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Possible allergic reaction to beer


Reviewed: 2/20/20

I would like help in the evaluation and management of a patient who had a reaction to ingested beer (Shiners and Miller Light) in January and most recently early this month. He was at an airport in January and had a Shiners Beer and within 15 minutes developed nasal congestion, hoarseness and chest tightness along with sneezing spells. These symptoms resolved within 1-2 hrs after taking a Claritin. Early this month at the Mavericks game he had a similar episode after drinking Miller Light. This time his symptoms resolved spontaneously in about two hours although he was uncomfortable with the symptoms. His diet has not changed and he does not think it is a food item that triggered this episode. He had flushing but no hives or angioedema.

He does have a history of anaphylaxis to Motrin and avoids all NSAIDS currently. He would like to know if there is any specific ingredients in the beer that could be causing these symptoms and whether he should avoid all beers in the future. Thanks.


Thank you for your inquiry.

Trying to find the culprit of a possible allergic reaction to beer is a difficult task. There are many reported sources of allergic or allergic-like reactions to beer. These include contents in the beer itself including the alcohol, hops, barley, acetic acid, and other ingredients within the beer. Testing can be complex, and oftentimes skin tests are not useful and oral challenges need to be performed if the patient wishes to continue consuming beer or other alcoholic beverages.

There is a fairly rich bibliography regarding reactions to alcohol as well as other contents in beer, and for your convenience, I have copied below some references as well as abstracts which discuss this issue in more detail.

Basically, the most frequent causes of reaction to beer are IgE-mediated reactions to barley/hops or a reaction to the alcohol itself, which is quite often due to acetaldehyde dehydrogenase 2 deficiency. Acetaldehyde dehydrogenase 2 is the enzyme that metabolizes the first metabolic product of alcohol digestion, acetaldehyde. When acetaldehyde accumulates, it produces mast cell degranulation, and therefore its symptoms mimic an allergic response.

Of course, if this is the case, your patient will react adversely to any alcoholic beverage. If they do not -- for example, if they can drink hard liquor or wine -- then that rules out this disorder, and one would search next for IgE-mediated responses to other ingredients. The bibliography below contains examples of cases where other culprits have been identified. The protocols for skin testing, et cetera, are contained within these articles. Also below are the responses to similar questions sent to our website. These will be helpful to you as well. To access them simply go to our site and type "beer" into the search box.

However, I must admit that personal experience in dealing with patients who have this type of reaction to beer indicates that on many occasions it isn't possible to identify a specific culprit.

Thank you again for your inquiry and we hope this response is helpful to you.

1. Haden JR and Khan DA. Remission of anaphylactoid reaction to alcohol. J Allergy Clin Immunol, February 2003; 111(1):S98-S99 (abstract).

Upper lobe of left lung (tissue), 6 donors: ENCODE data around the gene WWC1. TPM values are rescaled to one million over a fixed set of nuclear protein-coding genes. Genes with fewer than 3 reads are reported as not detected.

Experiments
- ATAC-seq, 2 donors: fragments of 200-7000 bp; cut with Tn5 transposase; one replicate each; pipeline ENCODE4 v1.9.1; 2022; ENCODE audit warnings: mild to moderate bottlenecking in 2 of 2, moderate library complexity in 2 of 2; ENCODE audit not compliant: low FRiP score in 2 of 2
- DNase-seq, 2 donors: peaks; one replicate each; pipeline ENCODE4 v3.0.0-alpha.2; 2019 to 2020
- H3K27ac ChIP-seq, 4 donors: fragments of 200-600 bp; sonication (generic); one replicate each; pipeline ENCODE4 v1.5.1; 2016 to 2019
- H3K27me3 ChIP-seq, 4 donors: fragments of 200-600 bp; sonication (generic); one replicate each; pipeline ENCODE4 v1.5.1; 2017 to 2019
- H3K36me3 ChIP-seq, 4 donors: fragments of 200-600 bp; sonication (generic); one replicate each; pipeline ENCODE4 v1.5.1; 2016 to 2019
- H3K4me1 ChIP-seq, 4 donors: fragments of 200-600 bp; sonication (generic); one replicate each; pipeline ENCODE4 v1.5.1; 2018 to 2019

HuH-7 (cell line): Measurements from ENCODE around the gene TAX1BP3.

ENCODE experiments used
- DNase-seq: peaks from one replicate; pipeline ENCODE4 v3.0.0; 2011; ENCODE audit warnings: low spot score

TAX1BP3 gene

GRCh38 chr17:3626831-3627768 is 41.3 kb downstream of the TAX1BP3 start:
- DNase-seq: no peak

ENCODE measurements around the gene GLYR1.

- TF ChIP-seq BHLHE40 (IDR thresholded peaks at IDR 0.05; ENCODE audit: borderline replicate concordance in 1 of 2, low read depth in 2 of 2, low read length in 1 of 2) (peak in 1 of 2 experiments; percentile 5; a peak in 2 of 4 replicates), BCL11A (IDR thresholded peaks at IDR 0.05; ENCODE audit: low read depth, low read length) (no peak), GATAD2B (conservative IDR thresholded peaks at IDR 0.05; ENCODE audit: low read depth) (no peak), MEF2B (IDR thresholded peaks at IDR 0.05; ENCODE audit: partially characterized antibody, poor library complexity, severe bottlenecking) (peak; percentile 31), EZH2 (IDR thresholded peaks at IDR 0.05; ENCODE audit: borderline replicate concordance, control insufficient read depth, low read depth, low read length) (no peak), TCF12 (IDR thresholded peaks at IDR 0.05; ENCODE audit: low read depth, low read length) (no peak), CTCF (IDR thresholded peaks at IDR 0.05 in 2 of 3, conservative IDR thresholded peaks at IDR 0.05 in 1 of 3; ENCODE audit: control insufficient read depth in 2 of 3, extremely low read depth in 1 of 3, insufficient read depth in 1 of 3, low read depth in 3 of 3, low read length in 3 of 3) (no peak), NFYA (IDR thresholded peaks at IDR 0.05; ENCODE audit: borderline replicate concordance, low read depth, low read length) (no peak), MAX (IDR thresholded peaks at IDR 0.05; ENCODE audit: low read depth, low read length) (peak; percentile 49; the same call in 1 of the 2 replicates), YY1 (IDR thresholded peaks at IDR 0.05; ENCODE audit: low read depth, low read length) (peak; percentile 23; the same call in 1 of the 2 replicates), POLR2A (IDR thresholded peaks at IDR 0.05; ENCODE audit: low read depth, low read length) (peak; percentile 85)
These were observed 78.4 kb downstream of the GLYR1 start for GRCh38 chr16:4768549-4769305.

2. Takao A, et al. Correlation between alcohol-induced asthma and acetaldehyde dehydrogenase-2 genotype. J Allergy Clin Immunol 1998; 101(5):576-580.
3. Ehlers I, et al. Ethanol as a cause of hypersensitivity reactions to alcoholic beverages. Clin and Expe Allergy 2002; 32(8):123-125.
4. Kelso JM, et al. Anaphylactoid reaction to ethanol. Annals of Allergy 1990; 64(5):452-454.
5. Ormerod AD and Holt PJA. Acute urticaria due to alcohol. Br J Derm 1983; 108:723-724.
6. Przybilla B and Ring J. Anaphylaxis to ethanol and sensitization to acetic acid. Lancet 1983; 483.
7. Sticherling M and Brasch J. Alcohol: Intolerance syndromes, urticarial and anaphylactoid reactions. Clin Dermatol 1999; 17(4):417-422.
8. Timg S. Anaphylactoid reaction to alcohol. Annals of Allergy 1992; 69(5):463.

Isr Med Assoc J. 2009 Jun;11(6):380-1. Beer anaphylaxis. Nusem D, Panasoff J

Allergol Int. 2006 Dec;55(4):411-4.
Urticarial reaction caused by ethanol.
Nakagawa Y, Sumikawa Y, Nakamura T, Itami S, Katayama I, Aoki T.
Osaka Kouseinenkin Hospital, Osaka-city, Japan.
Background: We report a case of an urticarial reaction after drinking alcohol beverages. The patient was a 47-year-old man suffering urticarial and anaphylactoid reaction to alcohol for two years. These reactions were observed at every alcohol beverages intake.
Case Summary: We performed a prick test with diluted ethanol, alcohol beverages and their metabolites (acetaldehyde, acetic acid). Only acetic acid showed a positive result. Oral challenge test with diluted-ethanol caused pruritus and swelling of his lips. An oral challenge test with 8% diluted Shochu (Japanese distilled alcohol from rice or wheat) caused wheals on his upper back.
Discussion: Only acetic acid, a metabolite of alcohol, induced a positive prick test in the patient with alcohol-induced urticaria. This result was not observed in normal volunteers. An oral challenge test with diluted-alcohol or Shochu showed a positive wheal reaction in a dose dependent-manner which suggests that urticaria seen in this patient might be induced by alcohol-intolerance. However possible allergic reaction to acetaldehyde could not be excluded.

Phil Lieberman, M.D.